Dumbed down or is it up?
Ihesitate to call a programme a dog, as we have two of these animals at home. Flo- rence and Wilfred be their names, and as I write they are eyeing me suspiciously from the rug by the window. It would be insult- ing to them to associate their species with a lousy programme and so, as I don't have a pet turkey, I shall use that word instead to describe The Romans in Britain, a six-part series on Radio Four (Saturday).
Whenever I have heard a Radio Four person denying that programmes had been trivialised to attract a wider audience, I have thought they weren't telling the truth; that it was something they felt they ought to say in case they alienated long-estab- lished listeners; a form of institutionalised dissembling of the kind we're used to from politicians and officials. Now I realise they really mean it, they genuinely think they're not lowering their standards to attract new listeners. In other words, they can't see it.
That it's staring us in the face, or perhaps shouting into our ears, is lost on them. They are bewildered that anyone should think this way about their programmes. These thoughts were prompted by the appearance on Feedback on Radio Four (Friday) of Jonathan Ruffle, producer of The Romans in Britain. Listeners had com- plained that the style of presentation was suitable for a class of ten-year-olds. He was asked by the presenter, Chris Dunkley, if he had deliberately 'dumbed down' the programme. Ruffle replied, 'I think it's dumbed up, to be honest.'
Dumbed up? In as much as it means any- thing, dumbed up is even worse than dumbed down. It means the dumbing has risen. More dumbing rather than less. Dumbed down is something of a misnomer, though we all know what this unattractive, if useful, American phrase means. As he came out of the studio no doubt Ruffle thought he'd been rather clever with his dumbed up riposte, but almost every sen- tence he spoke unwittingly damned his awful series. He said, 'The idea that it's for a class of ten-year-olds is, to a certain extent, a compliment because the ten-year- olds are better taught.' It was older people who weren't so knowledgeable about the Romans. 'We have to find some fairly lively tactics to make people think again about the Roman period.' And he admitted the sound-bite approach was the way to do this.
So what are his lively tactics? Well, they involve the presenter, historian and archae- ologist Guy de la Bedoyere rushing around the country to various Roman sites to talk to experts about the 400 years of Roman occupation. This, to me, has always been a fascinating subject but it was completely wrecked by de la Bedoyere's condescend- ingly babyish script and delivery. In talking about Claudius, he says breathlessly, 'By the way, that's I Claudius of the book by Robert Graves and the television series.' Well, I never, I thought of croaking back.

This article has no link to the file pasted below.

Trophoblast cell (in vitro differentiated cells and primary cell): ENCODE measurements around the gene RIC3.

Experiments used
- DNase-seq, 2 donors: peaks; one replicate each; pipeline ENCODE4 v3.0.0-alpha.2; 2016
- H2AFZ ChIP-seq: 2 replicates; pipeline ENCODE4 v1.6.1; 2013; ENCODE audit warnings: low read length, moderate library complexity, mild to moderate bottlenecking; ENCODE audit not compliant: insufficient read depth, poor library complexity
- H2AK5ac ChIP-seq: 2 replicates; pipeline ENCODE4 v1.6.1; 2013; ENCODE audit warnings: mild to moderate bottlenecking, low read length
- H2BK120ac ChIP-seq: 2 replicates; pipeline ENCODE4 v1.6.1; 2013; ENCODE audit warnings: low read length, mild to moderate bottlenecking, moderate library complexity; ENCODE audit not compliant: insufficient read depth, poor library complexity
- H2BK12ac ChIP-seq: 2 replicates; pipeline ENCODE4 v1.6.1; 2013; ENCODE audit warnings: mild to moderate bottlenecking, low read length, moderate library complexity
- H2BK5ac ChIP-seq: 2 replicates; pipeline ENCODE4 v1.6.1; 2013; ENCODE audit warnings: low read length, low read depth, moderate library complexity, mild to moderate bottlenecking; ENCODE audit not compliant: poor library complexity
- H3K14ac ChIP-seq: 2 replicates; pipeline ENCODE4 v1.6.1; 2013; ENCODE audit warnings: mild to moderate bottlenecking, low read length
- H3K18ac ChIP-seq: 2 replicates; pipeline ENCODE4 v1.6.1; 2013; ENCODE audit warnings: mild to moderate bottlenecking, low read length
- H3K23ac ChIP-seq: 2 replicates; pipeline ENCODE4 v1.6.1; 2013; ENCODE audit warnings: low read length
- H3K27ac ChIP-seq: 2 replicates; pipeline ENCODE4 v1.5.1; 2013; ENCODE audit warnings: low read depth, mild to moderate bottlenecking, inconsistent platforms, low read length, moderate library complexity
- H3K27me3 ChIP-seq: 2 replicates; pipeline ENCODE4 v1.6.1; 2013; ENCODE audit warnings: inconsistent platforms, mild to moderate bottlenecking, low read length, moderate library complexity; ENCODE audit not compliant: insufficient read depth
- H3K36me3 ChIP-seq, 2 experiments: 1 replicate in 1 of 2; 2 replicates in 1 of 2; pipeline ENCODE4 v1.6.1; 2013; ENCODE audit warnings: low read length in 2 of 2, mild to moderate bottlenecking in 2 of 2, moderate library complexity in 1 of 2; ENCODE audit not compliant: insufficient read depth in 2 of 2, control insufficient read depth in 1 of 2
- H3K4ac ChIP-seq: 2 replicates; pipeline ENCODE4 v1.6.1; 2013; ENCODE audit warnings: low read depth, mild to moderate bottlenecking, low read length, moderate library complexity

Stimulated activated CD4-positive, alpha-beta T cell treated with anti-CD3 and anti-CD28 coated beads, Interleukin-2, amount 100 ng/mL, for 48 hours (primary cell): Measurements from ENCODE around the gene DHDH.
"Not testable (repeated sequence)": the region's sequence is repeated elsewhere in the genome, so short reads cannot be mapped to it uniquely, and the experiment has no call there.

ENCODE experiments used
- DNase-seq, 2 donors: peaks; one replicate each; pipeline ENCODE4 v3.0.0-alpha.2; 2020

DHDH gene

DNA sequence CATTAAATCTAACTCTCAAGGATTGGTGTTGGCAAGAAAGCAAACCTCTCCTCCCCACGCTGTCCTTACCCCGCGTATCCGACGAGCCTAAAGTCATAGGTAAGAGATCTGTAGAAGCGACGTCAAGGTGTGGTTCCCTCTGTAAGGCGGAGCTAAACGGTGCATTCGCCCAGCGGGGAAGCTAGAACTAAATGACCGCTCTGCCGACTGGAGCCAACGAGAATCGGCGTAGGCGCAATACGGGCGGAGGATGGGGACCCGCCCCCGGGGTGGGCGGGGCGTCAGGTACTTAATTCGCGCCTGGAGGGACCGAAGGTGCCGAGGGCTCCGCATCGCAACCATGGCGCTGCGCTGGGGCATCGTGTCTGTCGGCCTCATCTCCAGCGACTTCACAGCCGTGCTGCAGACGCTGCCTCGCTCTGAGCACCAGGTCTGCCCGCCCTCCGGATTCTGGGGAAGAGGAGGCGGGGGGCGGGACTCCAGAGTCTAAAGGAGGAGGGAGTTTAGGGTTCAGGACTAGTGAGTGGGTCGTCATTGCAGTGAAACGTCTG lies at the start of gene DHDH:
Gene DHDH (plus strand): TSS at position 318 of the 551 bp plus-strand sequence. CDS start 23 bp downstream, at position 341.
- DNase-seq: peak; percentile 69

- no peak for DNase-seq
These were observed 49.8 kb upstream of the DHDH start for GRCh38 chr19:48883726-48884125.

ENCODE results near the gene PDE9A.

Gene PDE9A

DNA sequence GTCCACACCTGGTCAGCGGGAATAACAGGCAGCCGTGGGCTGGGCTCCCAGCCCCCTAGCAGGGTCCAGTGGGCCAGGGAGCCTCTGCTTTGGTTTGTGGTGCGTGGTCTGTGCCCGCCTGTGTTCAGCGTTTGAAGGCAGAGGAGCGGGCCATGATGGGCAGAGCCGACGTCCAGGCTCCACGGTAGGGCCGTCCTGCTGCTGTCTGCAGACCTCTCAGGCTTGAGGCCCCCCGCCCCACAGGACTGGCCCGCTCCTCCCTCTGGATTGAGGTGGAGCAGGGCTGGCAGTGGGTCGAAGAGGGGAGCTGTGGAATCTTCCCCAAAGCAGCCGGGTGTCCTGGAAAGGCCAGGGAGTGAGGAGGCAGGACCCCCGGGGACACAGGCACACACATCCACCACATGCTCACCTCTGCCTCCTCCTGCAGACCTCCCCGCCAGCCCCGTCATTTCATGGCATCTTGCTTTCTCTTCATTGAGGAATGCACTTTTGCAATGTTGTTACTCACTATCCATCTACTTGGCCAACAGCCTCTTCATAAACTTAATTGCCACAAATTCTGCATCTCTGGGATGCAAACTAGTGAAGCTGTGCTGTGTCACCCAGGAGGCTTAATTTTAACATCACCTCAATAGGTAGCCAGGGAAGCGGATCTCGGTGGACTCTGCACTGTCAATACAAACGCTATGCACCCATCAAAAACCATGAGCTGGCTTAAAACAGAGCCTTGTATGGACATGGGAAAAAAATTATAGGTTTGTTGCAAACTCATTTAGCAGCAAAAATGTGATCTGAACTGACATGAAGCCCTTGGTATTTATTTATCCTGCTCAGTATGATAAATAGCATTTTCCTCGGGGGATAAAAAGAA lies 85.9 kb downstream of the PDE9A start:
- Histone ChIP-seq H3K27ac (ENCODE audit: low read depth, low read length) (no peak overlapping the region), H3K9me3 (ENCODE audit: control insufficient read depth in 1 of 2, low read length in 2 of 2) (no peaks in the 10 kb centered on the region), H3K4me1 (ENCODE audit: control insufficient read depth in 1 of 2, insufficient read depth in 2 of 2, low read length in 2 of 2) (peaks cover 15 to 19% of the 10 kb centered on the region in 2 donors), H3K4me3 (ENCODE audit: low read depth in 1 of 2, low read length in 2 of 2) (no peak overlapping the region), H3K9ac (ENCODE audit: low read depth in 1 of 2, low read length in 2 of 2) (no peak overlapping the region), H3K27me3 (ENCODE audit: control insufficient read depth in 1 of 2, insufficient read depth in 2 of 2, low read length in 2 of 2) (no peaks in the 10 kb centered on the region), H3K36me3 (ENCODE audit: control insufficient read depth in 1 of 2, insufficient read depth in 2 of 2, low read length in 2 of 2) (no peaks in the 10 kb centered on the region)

At Hadrian's Wall he discovers the skele- tons of murdered Romans and yells, 'They could have done with a programme like Crimewatch UK!' One moment he's dis- cussing Roman villas, the next he's jumped like a hounded flea on to something else, just as we were getting interested. This is the Al, he says, based on the Roman road to the north, and we hear traffic noise in the background as if we're not familiar with what a major road sounds like. Nice to know you're there, Guy. At other times he talks, mystifyingly, over running water or various indeterminate cacophonies. We lis- ten, trying to identify these sounds, and miss what he's saying, which is no great sac- rifice, as it happens. Elsewhere, he's pant- ing up a hillside out of breath.
In the second programme What Have the Romans Ever Done for Us? actors, presum- ably at an English Heritage site, gormlessly contemplate the Roman legacy. Someone, an ancient Briton called Reg, posits the view that 'the Romans 'aye done nuffin' for us.' Oh yes, sanitation, Reg,' says one. `And it's certainly safe to walk the streets at night, Reg.' I fear we'll be hearing a lot more of Reg and his yokels. In his first pro- gramme, de la Bedoyere derides the history of archaeology as having been the preserve of 'Sir Bufton-Tufton types'. Presumably he meant people such as the late Sir Mortimer Wheeler. Now there was an expert who also knew how to communicate intelligent- ly and attractively to wider audiences.
So, if people like him were Bufton- Tuftons, how should we regard the new generation of the de la Bedoyeres? I think I have the answer. Although I have not seen the Teletubbies yet, from what I read they sound uncannily like de la Bedoyere himself. Is he on loan from television? I wonder. It was certainly a Radio Four brainwave to produce a programme for ten-year-olds with one of their icons, a kind of Birtian revenge against the thoughtful and intelligent listeners that form the bulk of the network's audience.
Whichever you prefer, dumbed down or dumbed up, that's what it is.